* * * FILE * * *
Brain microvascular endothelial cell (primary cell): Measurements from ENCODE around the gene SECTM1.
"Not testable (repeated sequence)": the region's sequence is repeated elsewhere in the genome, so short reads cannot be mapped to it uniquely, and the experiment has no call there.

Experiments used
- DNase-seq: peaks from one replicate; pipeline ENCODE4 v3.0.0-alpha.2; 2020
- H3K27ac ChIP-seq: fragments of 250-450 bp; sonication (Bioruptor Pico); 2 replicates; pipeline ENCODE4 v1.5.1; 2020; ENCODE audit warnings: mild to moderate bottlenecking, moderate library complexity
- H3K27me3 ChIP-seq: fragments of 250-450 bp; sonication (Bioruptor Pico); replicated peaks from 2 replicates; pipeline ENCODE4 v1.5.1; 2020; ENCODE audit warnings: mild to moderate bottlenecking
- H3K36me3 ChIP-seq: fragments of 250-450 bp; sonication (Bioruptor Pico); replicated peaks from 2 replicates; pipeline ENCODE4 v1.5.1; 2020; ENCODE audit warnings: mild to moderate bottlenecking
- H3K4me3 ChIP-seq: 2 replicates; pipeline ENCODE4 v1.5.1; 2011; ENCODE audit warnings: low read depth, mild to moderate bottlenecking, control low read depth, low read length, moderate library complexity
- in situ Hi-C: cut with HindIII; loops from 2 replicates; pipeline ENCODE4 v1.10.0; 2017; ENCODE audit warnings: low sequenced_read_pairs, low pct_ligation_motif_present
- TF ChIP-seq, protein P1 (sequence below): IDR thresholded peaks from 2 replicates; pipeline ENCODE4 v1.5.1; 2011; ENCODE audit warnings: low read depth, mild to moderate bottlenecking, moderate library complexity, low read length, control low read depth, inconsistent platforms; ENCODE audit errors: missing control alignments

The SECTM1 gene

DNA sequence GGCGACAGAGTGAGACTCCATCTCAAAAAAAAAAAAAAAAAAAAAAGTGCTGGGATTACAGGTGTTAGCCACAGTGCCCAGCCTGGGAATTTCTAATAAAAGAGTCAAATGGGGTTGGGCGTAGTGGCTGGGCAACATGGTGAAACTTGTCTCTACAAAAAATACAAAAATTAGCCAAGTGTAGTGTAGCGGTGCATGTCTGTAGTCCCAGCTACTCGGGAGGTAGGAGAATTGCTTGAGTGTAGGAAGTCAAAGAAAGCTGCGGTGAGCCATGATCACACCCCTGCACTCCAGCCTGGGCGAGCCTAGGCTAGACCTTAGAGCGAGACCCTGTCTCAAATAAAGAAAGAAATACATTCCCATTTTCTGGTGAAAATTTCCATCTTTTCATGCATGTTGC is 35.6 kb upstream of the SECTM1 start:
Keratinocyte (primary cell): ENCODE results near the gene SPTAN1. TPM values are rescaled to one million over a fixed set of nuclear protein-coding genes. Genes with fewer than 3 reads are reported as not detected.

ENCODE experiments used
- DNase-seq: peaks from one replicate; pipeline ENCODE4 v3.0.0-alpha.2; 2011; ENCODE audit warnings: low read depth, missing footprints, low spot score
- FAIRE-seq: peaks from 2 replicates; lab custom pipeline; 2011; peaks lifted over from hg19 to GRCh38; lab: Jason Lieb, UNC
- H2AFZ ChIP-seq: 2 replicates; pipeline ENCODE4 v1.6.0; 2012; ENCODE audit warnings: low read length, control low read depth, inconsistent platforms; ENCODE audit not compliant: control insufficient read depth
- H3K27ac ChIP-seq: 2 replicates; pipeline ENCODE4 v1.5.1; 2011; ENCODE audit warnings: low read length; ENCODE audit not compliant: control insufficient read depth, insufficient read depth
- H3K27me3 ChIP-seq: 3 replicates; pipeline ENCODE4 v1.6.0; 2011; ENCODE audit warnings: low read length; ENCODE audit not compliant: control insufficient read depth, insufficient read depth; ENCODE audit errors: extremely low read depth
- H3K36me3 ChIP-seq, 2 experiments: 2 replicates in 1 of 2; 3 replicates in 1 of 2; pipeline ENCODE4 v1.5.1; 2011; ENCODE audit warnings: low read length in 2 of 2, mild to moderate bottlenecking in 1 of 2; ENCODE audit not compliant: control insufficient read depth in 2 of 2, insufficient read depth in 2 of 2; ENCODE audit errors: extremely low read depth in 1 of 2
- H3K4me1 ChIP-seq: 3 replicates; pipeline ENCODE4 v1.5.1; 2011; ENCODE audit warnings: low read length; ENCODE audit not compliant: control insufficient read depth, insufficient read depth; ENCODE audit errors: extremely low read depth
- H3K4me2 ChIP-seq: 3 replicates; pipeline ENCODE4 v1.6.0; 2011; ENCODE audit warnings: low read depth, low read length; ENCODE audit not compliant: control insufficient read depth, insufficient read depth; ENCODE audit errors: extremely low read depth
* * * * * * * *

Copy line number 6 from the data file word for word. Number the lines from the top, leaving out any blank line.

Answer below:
- H3K27me3 ChIP-seq: fragments of 250-450 bp; sonication (Bioruptor Pico); replicated peaks from 2 replicates; pipeline ENCODE4 v1.5.1; 2020; ENCODE audit warnings: mild to moderate bottlenecking